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Lara A. Ray, Ph.D.

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SW: What would you like to see happen in the addictino-research field?

LAR: I would love to see more patients receiving evidence-based treatments. It is so sad to me that families spend so much time and resources in treatment settings that are not backed up by science. We can do better to disseminate scientific findings so that consumers can access better healthcare options and can benefit from all the advances afforded by government-funded research.

SW: What advice do you have for people now entering addiction research?

LAR: I would say that you should not be afraid to ask the big questions and that we should keep each other accountable to do research that has a high potential to improve clinical care for this devastating disorder. Lots of things are interesting to scientists but not all of these things can help patients and we need to do more of the latter.

SW: What does your recent award--the 2014 RSA Young Investigator Award--mean to you on a personal level?

LAR: I will choose to focus on the “young” part of the award and say that this is a beginning. I feel that my career in very much in its beginning stages and I am committed to making significant contributions to the field. Personally, it means a lot to me to receive this award from my peers who I deeply respect. But as patients serve to remind me every week, they do not care how many titles or awards I have, they want to get better from alcoholism and that is ultimately my job as a clinician and as a scientist.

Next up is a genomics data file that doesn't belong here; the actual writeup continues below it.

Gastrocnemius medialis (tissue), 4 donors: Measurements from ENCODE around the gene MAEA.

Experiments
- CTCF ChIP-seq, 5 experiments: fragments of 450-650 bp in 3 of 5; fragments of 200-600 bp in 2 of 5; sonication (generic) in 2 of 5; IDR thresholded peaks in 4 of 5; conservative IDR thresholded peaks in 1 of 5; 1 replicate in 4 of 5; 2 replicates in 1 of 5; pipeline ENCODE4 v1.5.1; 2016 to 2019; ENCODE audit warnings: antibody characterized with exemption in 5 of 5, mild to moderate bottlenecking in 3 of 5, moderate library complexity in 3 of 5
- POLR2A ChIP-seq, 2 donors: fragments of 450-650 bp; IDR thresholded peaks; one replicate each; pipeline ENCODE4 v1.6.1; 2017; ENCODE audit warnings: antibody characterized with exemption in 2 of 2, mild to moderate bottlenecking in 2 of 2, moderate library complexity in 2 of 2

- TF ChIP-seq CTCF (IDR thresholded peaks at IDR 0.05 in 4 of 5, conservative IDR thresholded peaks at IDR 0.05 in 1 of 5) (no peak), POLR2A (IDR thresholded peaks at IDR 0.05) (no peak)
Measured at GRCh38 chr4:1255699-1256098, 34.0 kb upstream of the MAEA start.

SW: Any last words for the ATTC audience?

LAR: I want to share my enthusiasm for the ongoing research that is supported by NIAAA/NIDA and say that I am honored to be part of an energetic and committed group of scientists who is making strides to improve healthcare for addiction.











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